I remember in the accident that my right arm had been stretched out to the passenger side, while the rest of me was behind the wheel and protected by an airbag. The passenger airbag failed to deploy on impact. My arm was nearly shredded by the broken windshield, and would have broken from bending back behind me if the passenger seat didn’t stop it from moving in that wrong angle. The man in his old truck swerved out of control and rammed the passenger side of my car from the front. He would have hit my driver side and killed both of us if I hadn’t turned the wheel to the left. Even so, it made my car roll once over and land upside down. All I could think to do was crawl out and see if the man needed help. I didn’t even grab my phone or bag.
The kind stranger took me out of my memories by covering my legs with a blanket that had triangles and lines neatly patterned on it horizontally, with a black bird in the middle. It seemed hand-made but was clearly top quality. I looked down to his first aid kit and noticed that only a few bandages were left. The rest were on me. There must have been almost a hundred in the kit before, all varying sizes. I felt bad that he had to waste them on my cuts. He reached for my face and felt around my jaw. Most likely trying to see if there was some physical reason he could identify to explain why I couldn’t speak. He sighed and left the room with the supplies he brought in, coming back with a green-tinted glass and handing it to my left hand. I began drinking the water slowly.
“Your muscles seem fine,” he said quietly. “No bone damage with your head, only a minor cut on your forehead. So why can’t you speak?” I handed the empty glass back to him and tried to communicate. He gently grabbed my left hand and stopped it from moving. He held it in the air for a moment before placing it on my lap and exiting the room once more. When he came back, he handed me a notebook and a pencil. “Will this help?” I nodded and took the pencil in my left, the notebook in my right. Good thing I was left-handed, or I might not have been able to write.
“I am mute,” I wrote. “I can’t talk.” I turned the notebook towards him. He blinked at the page and looked back to me in shock.
“O-Oh…I, uh…I’m sorry.” I shook my head at him and wrote on a new page.
“It’s okay, you didn’t know.”
“So, that was sign language you were doing?” I nodded. “Okay. I don’t really know sign language. Or I guess you already know that.” He chuckled nervously.
I figured he must have been tired from tending to me, so I pulled my legs, still a little sore, off the couch and turned to face him fully. I then patted the spot next to me for him to sit too. He stood up and repositioned the blanket so that it was covering both our laps instead of just mine. It took me way too long to finally notice at that moment that below his t-shirt, the shorts that I thought he was wearing weren’t actually shorts. They were boxers. I immediately felt terrible that he rushed to the door for me so fast and then tended to my injuries, so focused that he didn’t have the time to put on actual pants. At least I had comfy shorts on, this poor guy wasn’t even wearing pants!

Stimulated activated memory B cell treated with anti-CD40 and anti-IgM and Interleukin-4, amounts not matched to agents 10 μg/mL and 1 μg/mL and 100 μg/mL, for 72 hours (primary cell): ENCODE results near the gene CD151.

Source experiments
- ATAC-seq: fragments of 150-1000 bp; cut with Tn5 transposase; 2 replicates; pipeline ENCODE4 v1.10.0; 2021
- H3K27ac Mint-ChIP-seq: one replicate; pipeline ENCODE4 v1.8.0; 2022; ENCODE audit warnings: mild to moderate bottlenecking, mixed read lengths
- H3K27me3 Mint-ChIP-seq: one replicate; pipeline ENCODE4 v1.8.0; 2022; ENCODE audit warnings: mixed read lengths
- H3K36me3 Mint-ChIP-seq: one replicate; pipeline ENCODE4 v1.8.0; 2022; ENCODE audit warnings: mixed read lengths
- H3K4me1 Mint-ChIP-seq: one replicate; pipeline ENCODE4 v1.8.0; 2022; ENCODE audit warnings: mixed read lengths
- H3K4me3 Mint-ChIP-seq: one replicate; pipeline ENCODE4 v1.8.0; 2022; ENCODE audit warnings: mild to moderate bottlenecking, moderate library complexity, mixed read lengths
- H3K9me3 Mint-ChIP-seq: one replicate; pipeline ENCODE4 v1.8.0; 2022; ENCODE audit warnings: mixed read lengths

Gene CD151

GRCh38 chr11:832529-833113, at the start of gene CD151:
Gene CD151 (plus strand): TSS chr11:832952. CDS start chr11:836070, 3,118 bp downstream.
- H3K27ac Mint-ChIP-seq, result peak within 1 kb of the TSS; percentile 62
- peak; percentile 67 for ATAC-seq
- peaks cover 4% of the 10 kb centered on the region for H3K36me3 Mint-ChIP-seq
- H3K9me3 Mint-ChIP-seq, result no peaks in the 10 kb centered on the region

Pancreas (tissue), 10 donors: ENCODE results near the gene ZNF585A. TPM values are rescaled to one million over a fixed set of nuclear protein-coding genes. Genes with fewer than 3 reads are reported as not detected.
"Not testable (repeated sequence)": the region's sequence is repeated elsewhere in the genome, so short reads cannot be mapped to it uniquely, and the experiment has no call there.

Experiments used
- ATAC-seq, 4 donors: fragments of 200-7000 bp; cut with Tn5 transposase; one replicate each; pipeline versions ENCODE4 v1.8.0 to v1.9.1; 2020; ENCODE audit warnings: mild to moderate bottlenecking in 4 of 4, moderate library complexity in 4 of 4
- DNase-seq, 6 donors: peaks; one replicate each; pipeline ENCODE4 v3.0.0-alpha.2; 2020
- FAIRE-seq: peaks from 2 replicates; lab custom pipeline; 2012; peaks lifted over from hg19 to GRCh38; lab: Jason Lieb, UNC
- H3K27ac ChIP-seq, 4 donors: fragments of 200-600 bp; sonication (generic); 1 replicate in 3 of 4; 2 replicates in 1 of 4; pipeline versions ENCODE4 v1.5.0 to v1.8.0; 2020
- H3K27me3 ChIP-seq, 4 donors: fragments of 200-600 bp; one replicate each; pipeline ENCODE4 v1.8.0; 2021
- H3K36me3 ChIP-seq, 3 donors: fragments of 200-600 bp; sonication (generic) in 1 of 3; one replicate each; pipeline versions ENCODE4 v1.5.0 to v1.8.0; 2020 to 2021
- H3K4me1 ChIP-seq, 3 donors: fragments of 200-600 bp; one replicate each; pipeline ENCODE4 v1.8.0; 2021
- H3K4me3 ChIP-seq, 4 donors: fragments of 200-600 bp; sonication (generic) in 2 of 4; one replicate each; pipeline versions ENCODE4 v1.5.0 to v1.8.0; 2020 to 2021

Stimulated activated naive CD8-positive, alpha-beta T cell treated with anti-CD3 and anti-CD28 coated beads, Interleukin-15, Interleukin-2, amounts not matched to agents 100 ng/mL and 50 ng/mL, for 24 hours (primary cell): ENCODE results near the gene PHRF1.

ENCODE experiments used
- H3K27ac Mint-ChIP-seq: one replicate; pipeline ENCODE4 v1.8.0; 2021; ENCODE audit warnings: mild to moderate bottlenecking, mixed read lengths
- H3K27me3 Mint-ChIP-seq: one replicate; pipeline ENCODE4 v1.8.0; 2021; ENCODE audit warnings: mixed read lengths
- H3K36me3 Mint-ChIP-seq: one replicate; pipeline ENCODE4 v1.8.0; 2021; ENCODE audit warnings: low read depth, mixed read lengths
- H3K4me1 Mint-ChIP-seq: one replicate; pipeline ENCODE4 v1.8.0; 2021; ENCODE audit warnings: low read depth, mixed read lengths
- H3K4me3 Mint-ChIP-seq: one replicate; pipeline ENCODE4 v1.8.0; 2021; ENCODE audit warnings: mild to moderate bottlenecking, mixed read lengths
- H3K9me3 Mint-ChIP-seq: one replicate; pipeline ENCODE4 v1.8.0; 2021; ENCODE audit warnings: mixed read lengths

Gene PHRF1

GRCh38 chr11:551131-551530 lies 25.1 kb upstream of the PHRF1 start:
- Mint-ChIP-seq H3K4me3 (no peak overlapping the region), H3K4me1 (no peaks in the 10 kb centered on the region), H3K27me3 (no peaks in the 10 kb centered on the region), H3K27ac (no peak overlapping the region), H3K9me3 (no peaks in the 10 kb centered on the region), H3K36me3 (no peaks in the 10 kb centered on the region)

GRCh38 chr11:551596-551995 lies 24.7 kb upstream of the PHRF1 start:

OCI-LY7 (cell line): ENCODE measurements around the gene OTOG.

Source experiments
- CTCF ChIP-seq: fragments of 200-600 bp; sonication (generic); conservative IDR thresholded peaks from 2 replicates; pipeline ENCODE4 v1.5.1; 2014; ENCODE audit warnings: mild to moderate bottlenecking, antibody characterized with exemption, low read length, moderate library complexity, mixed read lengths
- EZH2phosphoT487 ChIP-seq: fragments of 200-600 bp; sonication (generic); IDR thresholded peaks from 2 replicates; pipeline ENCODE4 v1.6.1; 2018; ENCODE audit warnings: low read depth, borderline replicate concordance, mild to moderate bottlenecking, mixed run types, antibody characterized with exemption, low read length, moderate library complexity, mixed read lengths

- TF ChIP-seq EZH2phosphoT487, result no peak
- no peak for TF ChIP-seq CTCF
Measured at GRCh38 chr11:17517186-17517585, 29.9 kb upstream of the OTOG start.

“I’m sorry you didn’t have the time to put pants on,” I wrote. He laughed heartily.
“You know, I didn’t even think about that when I went to answer the door.” I gave him a look to show him I felt bad. “Don’t worry about it, I don’t pay enough attention to anything.”
We shared a carefree smile, and I shook my head at him. I began to look around the living room we were in, noting how big it was. His L-shaped couch covered a lot of ground and had one side facing a big tv on the wall with pictures of people with tanned skin and black hair just like his. They extended around the room, mixed in with a few photos of pretty views of the desert that filled the area around his house. I looked over to where the dining room was, past a wide entryway, with a big table that sat eight people. My eyes finally landed on the shotgun laying on the floor in front of the large wooden door that he carried me through. I heard him sigh behind me and I turned to look at his troubled expression. He must have noticed what I was staring at.
“I’m sorry about earlier. When you came to the door, I mean. I just…” He looked really torn up about it. I was confused by that. I showed him the notebook.
“Why were you so scared?” After a long moment of silent contemplation, he let out a heavy sigh.
“I keep having this dream where a girl with an injured arm showed up knocking on my door,” he confessed. “Nobody ever comes out here on the reservation, so I was a little paranoid, I guess. I grew up with my grandpa always telling me ‘you never know when níłchʼi,' spirits, 'are going to show up. Can’t assume they won’t take the chance to attack you.’ And the girl never said anything to me in these dreams, just stared blankly at me. And that kinda freaked me out.” He nervously fidgeted with his hands. I showed the notebook to him.
“Me not talking must have scared you.”